Although she and I stand together on Brexit, we differ over Nicola Sturgeon’s stance. My wife’s view is very simple: she’s not a braying Braveheart, but she cannot understand why any country would not want to be master of its own destiny.
And that, of course, is the deepest fault line in the SNP’s argument. It makes not one whit of sense to be passionately against union with your closest neighbour and equally passionate about union with a distant bloc with whom you share neither a common language nor a currency.
That’s why I was never convinced by Alex Salmond’s approach to independence. It always seemed to me that he consummately exploited the English establishment, pushing it just so far, twisting Tory sensibilities about their few Scottish seats and gaining more and more political leverage as he did so.
I always thought that he fully understood the overweening economic sense of Scotland remaining in the Union and that he probably heaved a secret sigh of relief when his countrymen voted to remain.
But not so Nicola Sturgeon. She’s a true believer, blinded by a narrow xenophobia and the prestige that she enjoys in her own country. And that’s something that should never be underestimated because the First Minister is an extremely astute operator who, in many parts of Scotland, enjoys a popularity – almost a cult following – that I’ve seldom seen in other politicians.
It was noticeable, for instance, that whilst Jeremy Corbyn’s Labour shied away from an election for which they’d been begging for years, Ms Sturgeon was in an almost indecent rush to get to the polls.
Why was the First Minister in such a hurry? Well, first, because she’s a canny politician who sensed an opportunity and second, because she knew that a couple of very nasty realities were approaching that could wreck her project.
The sensed opportunity, of course, was the resignation of the Tories’ Ruth Davidson. Not unlike the First Minister, Ms Davidson wielded a huge amount of personal influence. Ms Sturgeon knew that without Ruth Davidson blue seats would fall and she needed to strike quickly before a new leader could emerge.
And so it proved: the Scottish Tories and Labour collapse has given the SNP a majority which they’ll need in the approaching storm.
The nasty realities, though, revolve around competence. During the election campaign, the Scottish Government crowed that, unlike England’s troubled railway system, everything was on track.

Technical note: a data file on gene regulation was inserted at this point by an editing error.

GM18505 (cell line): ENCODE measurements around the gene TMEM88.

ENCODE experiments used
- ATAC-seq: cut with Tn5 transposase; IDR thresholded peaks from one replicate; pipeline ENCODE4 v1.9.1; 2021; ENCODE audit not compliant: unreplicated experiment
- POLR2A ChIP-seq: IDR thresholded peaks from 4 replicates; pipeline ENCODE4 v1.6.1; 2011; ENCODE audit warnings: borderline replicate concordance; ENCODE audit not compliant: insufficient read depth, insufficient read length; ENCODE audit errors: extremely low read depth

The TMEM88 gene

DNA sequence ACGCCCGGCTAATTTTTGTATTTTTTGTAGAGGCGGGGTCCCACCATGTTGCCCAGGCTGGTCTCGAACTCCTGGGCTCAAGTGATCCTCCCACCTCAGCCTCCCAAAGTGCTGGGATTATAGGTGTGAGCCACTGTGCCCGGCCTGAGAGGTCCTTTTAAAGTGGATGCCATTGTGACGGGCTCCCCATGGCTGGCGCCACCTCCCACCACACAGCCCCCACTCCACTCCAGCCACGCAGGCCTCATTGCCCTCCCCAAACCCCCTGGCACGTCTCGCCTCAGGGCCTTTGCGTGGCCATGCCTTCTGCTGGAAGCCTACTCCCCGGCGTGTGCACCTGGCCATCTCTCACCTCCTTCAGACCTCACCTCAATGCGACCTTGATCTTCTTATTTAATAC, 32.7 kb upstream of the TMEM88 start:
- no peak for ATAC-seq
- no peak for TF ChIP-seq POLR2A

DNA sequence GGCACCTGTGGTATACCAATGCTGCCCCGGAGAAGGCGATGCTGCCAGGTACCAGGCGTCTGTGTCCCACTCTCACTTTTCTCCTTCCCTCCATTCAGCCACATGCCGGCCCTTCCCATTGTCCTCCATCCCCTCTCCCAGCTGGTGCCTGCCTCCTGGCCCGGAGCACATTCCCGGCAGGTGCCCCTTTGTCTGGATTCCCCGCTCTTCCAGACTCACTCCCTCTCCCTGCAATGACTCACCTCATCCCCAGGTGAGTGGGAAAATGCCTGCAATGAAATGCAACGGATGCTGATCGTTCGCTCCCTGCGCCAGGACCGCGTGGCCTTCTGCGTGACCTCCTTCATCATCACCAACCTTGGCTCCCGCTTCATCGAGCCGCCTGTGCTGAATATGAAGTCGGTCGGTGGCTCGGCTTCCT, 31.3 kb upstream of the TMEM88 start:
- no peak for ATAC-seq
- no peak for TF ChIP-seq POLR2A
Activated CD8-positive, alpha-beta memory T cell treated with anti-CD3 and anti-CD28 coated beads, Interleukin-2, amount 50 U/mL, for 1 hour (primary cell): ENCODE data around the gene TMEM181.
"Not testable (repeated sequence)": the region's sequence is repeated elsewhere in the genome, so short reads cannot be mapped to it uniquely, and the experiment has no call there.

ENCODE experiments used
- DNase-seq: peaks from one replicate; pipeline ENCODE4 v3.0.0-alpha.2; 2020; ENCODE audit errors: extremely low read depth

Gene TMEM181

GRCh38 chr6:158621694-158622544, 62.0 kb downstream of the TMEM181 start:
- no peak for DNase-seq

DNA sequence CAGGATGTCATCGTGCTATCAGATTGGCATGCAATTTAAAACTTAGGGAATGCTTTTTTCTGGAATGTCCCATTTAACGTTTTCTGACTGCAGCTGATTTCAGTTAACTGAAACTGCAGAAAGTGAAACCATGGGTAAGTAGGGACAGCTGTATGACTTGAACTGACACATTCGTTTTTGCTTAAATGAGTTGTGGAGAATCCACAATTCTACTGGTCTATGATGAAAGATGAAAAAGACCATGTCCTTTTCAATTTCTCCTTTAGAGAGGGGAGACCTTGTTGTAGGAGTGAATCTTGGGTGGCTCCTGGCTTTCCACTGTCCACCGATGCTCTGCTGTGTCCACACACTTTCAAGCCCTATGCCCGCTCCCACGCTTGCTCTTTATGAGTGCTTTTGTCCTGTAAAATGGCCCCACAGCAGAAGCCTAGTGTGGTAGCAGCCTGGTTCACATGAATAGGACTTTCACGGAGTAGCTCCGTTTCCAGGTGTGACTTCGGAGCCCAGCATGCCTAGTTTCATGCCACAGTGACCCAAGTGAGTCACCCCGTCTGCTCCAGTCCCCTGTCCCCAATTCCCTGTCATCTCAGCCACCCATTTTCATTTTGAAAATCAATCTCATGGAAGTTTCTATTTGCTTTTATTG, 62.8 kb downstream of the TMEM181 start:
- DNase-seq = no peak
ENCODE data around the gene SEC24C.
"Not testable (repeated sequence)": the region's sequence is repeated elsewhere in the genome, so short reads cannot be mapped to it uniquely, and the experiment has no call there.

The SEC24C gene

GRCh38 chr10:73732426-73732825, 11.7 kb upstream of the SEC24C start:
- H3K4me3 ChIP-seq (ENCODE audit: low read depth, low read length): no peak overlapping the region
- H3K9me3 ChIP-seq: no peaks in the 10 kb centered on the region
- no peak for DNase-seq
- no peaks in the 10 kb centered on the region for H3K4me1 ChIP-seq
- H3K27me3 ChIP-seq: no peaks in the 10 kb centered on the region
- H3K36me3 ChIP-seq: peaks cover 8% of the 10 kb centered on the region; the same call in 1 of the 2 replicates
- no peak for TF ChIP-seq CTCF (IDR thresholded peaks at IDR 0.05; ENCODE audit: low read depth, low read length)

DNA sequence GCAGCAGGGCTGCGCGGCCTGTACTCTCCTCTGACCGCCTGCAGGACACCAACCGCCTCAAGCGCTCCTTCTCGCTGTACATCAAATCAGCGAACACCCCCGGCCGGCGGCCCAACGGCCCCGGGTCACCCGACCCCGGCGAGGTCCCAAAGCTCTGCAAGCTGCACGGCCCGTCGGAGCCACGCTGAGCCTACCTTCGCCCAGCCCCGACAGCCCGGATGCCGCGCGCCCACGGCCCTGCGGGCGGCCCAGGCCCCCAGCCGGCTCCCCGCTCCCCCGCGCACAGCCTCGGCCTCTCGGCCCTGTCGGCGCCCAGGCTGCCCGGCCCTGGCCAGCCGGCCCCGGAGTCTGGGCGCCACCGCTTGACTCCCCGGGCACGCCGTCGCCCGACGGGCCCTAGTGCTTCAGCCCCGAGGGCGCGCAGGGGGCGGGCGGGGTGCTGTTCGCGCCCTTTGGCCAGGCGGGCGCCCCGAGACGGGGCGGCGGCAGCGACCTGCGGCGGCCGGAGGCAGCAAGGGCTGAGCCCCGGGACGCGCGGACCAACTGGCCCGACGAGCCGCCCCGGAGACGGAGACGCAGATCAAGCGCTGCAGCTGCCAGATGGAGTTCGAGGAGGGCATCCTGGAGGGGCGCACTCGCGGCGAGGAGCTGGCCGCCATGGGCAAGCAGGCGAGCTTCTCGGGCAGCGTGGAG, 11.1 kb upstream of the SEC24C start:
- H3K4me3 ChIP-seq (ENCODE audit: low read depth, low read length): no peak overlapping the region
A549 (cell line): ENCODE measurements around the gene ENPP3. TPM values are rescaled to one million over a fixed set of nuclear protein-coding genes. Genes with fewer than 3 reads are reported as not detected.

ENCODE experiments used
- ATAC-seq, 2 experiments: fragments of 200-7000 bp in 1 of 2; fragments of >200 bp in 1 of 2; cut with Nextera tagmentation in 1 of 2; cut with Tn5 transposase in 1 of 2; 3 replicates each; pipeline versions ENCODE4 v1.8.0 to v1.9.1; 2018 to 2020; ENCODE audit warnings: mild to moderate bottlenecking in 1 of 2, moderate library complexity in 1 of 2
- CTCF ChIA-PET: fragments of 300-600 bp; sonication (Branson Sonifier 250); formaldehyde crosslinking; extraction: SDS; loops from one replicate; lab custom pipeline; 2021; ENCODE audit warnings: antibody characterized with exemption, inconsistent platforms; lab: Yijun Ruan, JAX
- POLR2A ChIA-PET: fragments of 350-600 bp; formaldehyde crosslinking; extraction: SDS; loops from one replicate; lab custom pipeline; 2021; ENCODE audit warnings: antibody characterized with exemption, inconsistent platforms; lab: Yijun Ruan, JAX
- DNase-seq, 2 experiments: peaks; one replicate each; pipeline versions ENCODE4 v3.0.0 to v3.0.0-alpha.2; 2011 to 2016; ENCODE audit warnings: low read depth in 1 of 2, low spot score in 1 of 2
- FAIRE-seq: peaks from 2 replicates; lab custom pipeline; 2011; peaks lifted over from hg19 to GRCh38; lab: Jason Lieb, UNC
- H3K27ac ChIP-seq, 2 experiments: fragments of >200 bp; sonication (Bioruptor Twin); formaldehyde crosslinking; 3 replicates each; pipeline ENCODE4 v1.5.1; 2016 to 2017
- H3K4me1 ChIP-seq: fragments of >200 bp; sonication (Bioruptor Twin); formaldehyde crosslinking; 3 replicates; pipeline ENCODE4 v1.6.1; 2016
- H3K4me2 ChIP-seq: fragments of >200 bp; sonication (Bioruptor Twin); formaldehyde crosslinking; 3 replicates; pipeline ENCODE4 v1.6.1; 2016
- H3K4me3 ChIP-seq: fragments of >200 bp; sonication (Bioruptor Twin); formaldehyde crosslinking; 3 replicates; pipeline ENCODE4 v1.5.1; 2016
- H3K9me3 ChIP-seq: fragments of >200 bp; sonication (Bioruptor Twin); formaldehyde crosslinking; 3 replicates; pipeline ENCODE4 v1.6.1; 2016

But it now appears that Scotrail’s operator, Abelio, is about to have its 10-year contract terminated almost six years early, whilst taxpayers will have to cough up for another unwelcome bill of £114m for two, new CalMac ferries whose price tag seems to have doubled. Now Ms Sturgeon’s crew are being accused of burying this news until after the election.
Similarly, the Scottish NHS is reeling from the news that its flagship children’s hospital in Edinburgh cannot open due to design faults and contaminated water supplies in Glasgow have been blamed for the deaths of several patients.
These calamities underline the much wider question of the SNP’s suitability for government, with many suggesting that they can’t survive after independence and the scrapping of the Barnett Formula – the mechanism by which public spending is divided across the UK.
No matter how the SNP tries to spin it, the Scots get a full 20 per cent more per head of population than the English.
On independence this would disappear, as would the protection of the Bank of England to underwrite debts whilst the promised oil boon has evaporated. It’s got to be asked – doesn’t the EU have enough basket cases already? Why accept another?
Probably the greatest impetus for a quick and successful election outcome for the SNP, though, was Mr Salmond’s impending court case – no one knows how this will play out with the voting public or what the potential political fallout will be at Holyrood.
Having revealed that she held a meeting with Salmond at her home where he briefed her on a Scottish government inquiry into sexual harassment allegations against him – which he strenuously denies – it has been suggested that the meeting and a subsequent telephone call to Salmond were in clear breach of the ministerial code.
Accordingly, Sturgeon has referred herself to an independent ministerial ethics body since discussions with outsiders on government business must be reported to civil servants.
My arguments with Mrs Mercer about Scottish independence will run for a while yet, I have no doubt.
But I’ll take some comfort in the increasing note of desperation which I detect in the SNP’s arguments – no wonder that it is in such a hurry to bite the hand that feeds them.
Patrick Mercer OBE is a former Conservative MP for Newark.